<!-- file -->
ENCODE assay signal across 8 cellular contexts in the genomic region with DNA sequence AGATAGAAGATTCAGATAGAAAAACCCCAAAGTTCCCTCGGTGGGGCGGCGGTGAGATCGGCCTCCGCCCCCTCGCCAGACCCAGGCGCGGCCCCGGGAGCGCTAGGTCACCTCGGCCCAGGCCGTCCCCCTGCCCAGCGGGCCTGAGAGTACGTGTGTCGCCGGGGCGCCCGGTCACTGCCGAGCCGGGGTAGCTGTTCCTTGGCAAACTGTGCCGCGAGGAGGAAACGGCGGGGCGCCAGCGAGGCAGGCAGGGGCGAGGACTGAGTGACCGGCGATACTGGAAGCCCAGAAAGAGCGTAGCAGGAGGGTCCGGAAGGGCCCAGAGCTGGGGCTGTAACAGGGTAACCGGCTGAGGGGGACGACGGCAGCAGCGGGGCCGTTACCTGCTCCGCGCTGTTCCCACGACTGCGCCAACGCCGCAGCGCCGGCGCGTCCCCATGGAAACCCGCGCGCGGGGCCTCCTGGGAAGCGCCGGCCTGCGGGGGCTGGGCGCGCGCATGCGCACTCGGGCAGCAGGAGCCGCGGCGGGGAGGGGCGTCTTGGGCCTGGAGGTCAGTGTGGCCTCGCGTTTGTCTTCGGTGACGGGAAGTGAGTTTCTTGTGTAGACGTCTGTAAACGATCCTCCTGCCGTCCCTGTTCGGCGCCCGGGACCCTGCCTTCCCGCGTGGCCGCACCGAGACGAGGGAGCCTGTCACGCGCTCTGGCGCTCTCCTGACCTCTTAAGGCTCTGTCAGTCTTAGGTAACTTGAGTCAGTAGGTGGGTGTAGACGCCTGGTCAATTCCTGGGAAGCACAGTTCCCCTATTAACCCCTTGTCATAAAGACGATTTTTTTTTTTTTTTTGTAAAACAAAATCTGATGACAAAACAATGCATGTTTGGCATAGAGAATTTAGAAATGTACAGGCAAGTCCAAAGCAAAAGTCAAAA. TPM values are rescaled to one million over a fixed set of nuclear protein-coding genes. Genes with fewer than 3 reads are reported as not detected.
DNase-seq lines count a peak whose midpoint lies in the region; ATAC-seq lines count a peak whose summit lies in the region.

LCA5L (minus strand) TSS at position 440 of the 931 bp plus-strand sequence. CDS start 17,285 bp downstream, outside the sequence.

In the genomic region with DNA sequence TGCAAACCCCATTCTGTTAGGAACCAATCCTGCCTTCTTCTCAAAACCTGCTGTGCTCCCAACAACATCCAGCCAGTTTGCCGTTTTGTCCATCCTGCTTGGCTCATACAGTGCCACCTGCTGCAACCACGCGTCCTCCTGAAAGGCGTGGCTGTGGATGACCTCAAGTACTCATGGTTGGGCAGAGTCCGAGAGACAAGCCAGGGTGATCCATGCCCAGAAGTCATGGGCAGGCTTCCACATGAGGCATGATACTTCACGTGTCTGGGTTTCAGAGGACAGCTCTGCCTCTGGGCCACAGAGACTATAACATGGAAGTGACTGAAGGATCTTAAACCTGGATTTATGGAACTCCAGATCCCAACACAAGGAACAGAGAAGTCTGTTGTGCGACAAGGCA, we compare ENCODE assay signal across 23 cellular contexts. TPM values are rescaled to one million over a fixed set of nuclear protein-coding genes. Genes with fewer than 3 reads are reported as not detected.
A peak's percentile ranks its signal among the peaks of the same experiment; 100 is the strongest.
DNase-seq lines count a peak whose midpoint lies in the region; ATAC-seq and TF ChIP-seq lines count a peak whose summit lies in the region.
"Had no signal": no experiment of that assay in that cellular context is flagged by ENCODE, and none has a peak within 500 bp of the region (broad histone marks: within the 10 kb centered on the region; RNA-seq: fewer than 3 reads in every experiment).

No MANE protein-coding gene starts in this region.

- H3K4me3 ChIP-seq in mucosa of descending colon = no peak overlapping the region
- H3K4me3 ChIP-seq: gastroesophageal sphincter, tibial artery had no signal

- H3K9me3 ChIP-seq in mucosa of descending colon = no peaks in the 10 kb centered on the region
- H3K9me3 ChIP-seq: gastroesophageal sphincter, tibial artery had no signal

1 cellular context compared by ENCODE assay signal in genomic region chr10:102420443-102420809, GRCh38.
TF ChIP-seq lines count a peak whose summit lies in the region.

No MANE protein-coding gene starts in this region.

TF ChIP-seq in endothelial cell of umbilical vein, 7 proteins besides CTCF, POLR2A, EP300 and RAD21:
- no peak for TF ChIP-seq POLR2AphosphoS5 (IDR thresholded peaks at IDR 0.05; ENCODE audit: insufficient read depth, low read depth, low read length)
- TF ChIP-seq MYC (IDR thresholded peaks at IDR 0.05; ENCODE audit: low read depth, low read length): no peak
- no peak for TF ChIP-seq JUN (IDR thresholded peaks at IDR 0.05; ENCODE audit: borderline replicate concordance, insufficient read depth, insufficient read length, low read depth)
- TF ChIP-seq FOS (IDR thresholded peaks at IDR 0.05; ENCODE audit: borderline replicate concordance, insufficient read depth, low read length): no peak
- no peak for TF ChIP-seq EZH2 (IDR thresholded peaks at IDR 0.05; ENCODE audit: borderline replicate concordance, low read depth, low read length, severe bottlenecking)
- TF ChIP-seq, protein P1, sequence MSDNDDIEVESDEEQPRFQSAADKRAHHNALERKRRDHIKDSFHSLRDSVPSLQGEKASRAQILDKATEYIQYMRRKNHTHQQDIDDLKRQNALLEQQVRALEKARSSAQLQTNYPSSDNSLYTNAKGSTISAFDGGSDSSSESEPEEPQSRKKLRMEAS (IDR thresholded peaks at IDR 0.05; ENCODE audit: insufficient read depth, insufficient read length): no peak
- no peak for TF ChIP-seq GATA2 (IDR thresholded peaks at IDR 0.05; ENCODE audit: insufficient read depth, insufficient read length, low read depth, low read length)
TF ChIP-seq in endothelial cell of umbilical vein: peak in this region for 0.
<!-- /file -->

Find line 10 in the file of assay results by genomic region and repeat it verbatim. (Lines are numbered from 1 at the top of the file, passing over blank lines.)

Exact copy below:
- H3K4me3 ChIP-seq: gastroesophageal sphincter, tibial artery had no signal